In computing, WYSIWYG (/ˈwɪziwɪɡ/ WIZ-ee-wig), an acronym for what you see is what you get,[1] refers to software that allows content to be edited in a form that resembles its appearance when printed or displayed as a finished product,[2] such as a printed document, web page, or slide presentation. WYSIWYG implies a user interface that allows the user to view something very similar to the result while the document is being created.[3] In general, WYSIWYG implies the ability to directly manipulate the layout of a document without having to type or remember names of layout commands.[4]



Before the adoption of WYSIWYG techniques, text appeared in editors using the system standard typeface and style with little indication of layout (margins, spacing, etc.). Users were required to enter special non-printing control codes (now referred to as markup code tags) to indicate that some text should be in boldface, italics, or a different typeface or size. In this environment there was very little distinction between text editors and word processors.

These applications typically used an arbitrary markup language to define the codes/tags. Each program had its own special way to format a document, and it was a difficult and time-consuming process to change from one word processor to another.

The use of markup tags and codes remains popular today in some applications due to their ability to store complex formatting information. When the tags are made visible in the editor, however, they occupy space in the unformatted text, and as a result can disrupt the desired layout and flow.

Bravo, a document preparation program for the Alto produced at Xerox PARC by Butler Lampson, Charles Simonyi and colleagues in 1974, is generally considered to be the first program to incorporate the WYSIWYG technology,[5] displaying text with formatting (e.g. with justification, fonts, and proportional spacing of characters).[6] The Alto monitor (72 PPI, based on the typographic unit) was designed so that one full page of text could be seen and then printed on the first laser printers. When the text was laid out on the screen, 72 PPI font metric files were used, but when printed, 300 PPI files were used. As a result, one would occasionally find characters and words that are slightly off—a problem that would continue up to this day.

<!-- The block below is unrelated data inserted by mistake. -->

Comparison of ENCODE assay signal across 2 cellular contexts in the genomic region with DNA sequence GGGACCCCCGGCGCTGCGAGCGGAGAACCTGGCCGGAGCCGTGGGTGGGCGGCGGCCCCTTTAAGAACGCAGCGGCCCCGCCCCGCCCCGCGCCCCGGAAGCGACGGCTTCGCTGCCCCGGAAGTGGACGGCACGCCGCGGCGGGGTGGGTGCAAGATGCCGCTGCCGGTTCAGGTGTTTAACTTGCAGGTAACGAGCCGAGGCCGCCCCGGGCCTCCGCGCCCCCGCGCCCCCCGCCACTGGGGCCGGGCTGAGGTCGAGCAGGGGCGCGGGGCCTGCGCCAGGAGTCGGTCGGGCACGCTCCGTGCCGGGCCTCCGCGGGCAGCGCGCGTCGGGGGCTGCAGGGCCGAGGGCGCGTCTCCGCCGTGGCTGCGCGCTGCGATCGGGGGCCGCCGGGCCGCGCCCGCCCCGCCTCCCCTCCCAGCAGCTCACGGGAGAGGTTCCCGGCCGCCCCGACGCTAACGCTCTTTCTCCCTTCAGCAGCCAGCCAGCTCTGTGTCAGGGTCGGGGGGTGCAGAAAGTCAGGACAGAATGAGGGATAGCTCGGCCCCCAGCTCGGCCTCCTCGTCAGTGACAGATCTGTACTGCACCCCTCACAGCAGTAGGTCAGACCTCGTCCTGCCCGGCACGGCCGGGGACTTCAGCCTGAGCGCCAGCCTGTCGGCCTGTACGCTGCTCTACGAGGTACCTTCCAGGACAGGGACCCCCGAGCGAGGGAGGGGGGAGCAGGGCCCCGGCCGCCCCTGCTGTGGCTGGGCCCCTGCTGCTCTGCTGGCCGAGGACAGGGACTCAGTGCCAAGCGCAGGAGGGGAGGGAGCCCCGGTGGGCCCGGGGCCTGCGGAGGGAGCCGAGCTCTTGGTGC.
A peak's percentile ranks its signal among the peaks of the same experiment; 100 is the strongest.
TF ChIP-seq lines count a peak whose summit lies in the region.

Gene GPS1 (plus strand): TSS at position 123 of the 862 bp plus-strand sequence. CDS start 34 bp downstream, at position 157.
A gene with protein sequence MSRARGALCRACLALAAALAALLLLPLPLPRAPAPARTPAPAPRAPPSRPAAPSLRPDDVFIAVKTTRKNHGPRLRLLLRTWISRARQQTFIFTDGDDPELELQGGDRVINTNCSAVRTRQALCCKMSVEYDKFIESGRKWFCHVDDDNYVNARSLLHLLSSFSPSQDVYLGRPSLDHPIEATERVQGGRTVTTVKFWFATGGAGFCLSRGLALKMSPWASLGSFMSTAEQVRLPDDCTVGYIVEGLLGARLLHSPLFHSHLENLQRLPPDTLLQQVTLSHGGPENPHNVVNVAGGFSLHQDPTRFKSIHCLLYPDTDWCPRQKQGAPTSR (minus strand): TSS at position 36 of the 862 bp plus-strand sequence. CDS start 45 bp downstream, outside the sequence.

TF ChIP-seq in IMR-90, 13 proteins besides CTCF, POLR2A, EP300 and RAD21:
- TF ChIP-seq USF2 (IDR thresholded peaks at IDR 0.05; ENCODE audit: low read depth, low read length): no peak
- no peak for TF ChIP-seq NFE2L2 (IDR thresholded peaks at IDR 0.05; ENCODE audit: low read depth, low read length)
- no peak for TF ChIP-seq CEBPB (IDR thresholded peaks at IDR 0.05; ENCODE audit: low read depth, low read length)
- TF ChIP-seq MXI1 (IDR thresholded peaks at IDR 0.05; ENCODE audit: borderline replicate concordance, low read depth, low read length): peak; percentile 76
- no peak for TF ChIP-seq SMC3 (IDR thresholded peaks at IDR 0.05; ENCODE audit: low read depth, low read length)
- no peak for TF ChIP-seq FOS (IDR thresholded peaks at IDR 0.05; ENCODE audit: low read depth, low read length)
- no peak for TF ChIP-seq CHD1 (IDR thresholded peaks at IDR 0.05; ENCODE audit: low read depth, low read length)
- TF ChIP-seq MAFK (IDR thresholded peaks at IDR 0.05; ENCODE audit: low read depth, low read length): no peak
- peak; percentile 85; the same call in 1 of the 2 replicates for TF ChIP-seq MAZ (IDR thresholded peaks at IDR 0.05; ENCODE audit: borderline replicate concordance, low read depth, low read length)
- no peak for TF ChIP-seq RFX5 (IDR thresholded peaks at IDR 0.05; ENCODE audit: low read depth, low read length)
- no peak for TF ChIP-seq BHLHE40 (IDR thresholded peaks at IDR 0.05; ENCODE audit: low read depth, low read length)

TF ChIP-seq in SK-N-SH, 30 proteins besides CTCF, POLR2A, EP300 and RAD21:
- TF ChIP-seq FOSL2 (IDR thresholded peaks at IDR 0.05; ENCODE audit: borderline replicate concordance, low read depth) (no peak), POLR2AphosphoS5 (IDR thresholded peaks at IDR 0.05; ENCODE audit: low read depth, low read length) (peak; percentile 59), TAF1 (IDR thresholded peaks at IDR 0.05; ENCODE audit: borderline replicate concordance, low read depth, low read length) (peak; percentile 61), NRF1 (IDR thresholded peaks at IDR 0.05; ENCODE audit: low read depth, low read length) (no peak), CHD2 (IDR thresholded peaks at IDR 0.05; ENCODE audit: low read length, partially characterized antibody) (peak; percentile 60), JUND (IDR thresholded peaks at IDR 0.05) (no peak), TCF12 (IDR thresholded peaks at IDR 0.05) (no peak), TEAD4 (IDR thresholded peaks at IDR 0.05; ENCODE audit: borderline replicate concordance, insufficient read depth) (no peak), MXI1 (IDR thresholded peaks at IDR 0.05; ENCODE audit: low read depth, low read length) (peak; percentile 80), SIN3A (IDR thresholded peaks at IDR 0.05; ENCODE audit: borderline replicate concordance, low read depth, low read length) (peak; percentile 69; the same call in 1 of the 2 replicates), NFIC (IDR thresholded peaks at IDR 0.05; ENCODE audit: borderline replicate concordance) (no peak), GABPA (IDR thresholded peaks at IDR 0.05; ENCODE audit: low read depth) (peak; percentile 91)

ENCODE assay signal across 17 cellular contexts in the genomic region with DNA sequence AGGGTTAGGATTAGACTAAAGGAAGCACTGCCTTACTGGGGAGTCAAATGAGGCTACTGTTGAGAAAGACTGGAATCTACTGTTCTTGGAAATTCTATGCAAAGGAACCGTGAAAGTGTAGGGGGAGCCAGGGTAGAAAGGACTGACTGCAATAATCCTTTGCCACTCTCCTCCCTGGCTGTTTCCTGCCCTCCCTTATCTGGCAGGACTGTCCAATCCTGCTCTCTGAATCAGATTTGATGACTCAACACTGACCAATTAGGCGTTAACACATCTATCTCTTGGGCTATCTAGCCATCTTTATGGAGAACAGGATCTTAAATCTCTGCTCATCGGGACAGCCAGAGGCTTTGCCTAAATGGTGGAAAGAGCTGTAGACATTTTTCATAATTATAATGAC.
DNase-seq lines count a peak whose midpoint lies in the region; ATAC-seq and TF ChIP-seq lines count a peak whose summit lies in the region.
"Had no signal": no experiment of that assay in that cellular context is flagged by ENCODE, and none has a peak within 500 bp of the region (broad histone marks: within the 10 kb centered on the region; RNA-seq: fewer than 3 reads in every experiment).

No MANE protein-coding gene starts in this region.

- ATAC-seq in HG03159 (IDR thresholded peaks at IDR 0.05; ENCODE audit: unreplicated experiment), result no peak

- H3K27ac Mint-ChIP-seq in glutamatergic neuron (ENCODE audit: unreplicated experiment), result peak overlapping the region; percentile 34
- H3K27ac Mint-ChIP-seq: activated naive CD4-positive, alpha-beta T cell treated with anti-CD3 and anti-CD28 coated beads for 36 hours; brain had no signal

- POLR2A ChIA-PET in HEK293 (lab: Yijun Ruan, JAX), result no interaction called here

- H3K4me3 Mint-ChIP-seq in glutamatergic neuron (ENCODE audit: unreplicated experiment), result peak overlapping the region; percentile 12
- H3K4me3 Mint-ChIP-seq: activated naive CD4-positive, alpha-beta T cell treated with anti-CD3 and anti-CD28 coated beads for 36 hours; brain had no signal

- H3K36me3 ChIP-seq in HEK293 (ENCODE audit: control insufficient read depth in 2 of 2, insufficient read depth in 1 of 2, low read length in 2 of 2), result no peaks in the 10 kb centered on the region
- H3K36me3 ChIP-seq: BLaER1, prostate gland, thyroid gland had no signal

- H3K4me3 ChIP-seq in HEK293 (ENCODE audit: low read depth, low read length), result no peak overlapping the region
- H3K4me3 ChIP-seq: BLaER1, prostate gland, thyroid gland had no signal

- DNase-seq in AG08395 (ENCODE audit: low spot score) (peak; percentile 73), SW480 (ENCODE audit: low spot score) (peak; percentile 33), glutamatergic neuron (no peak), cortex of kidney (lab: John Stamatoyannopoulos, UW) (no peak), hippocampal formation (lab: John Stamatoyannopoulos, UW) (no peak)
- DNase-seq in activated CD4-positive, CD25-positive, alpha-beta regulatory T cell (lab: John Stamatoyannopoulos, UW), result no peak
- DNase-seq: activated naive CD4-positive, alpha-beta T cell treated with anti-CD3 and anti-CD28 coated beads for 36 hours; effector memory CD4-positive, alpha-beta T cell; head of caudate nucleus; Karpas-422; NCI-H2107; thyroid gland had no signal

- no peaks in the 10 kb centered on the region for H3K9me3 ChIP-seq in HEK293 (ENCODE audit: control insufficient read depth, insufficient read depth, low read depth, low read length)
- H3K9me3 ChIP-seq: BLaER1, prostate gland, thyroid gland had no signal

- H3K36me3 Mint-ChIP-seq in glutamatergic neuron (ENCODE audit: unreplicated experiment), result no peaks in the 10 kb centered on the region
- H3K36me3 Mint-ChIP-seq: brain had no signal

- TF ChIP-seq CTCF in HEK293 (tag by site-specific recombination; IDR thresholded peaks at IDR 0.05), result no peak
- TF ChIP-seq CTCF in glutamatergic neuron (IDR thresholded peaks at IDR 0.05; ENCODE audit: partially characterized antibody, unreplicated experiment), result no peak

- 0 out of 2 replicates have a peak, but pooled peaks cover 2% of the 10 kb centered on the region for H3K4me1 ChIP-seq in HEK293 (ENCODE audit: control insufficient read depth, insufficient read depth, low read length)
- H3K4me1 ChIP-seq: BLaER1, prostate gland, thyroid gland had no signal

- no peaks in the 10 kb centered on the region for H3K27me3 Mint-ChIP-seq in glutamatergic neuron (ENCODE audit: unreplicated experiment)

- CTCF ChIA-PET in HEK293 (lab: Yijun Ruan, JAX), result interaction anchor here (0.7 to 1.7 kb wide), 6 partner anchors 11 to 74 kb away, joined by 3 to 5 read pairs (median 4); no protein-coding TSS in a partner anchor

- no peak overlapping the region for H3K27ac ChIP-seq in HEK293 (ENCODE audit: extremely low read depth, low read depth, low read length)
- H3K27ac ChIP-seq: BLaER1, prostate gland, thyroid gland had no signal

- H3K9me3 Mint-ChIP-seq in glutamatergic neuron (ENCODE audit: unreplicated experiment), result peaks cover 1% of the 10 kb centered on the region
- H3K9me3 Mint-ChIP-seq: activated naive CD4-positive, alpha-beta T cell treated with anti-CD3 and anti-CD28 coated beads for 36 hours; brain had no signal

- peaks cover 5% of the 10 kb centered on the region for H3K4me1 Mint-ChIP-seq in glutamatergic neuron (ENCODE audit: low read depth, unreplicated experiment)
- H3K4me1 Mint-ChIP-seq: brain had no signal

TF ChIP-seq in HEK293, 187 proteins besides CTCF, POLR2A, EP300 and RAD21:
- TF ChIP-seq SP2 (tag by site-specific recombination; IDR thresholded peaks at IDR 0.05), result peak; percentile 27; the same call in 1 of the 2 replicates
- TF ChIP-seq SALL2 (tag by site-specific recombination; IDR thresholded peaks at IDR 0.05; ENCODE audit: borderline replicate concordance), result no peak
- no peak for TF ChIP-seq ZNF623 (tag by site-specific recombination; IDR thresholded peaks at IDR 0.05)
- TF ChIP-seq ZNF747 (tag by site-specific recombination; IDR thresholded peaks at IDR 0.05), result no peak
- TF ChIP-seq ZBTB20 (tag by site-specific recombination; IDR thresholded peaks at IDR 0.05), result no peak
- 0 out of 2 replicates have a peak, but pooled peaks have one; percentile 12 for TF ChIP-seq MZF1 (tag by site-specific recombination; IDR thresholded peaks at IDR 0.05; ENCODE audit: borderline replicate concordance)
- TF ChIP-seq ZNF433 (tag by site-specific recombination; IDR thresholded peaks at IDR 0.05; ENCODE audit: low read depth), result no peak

Bravo was released commercially, and the software eventually included in the Xerox Star can be seen as a direct descendant of it.[7]

In late 1978, in parallel with but independent of the work at Xerox PARC, Hewlett-Packard developed and released the first commercial WYSIWYG software application for producing overhead slides (or what today are referred to as presentation graphics). The first release, named BRUNO (after an HP sales training puppet), ran on the HP 1000 minicomputer, taking advantage of HP 2640—HP's first bitmapped computer terminal. BRUNO was then ported to the HP-3000 and re-released as "HP Draw".[8]

By 1981, MicroPro advertised that its WordStar word processor had WYSIWYG,[9] but its display was limited to displaying styled text in WYSIWYG fashion; bold and italic text would be represented on screen, instead of being surrounded by tags or special control characters.[10] In 1983, the Weekly Reader advertised its Stickybear educational software with the slogan "what you see is what you get", with photographs of its Apple II graphics,[11] but home computers of the 1970s and early 1980s lacked the sophisticated graphics capabilities necessary to display WYSIWYG documents, meaning that such applications were usually confined to limited-purpose, high-end workstations (such as the IBM Displaywriter System) that were too expensive for the general public to afford. As improving technology allowed the production of cheaper bitmapped displays, WYSIWYG software started to appear in more popular computers, including LisaWrite for the Apple Lisa, released in 1983, and MacWrite for the Apple Macintosh, released in 1984.[12]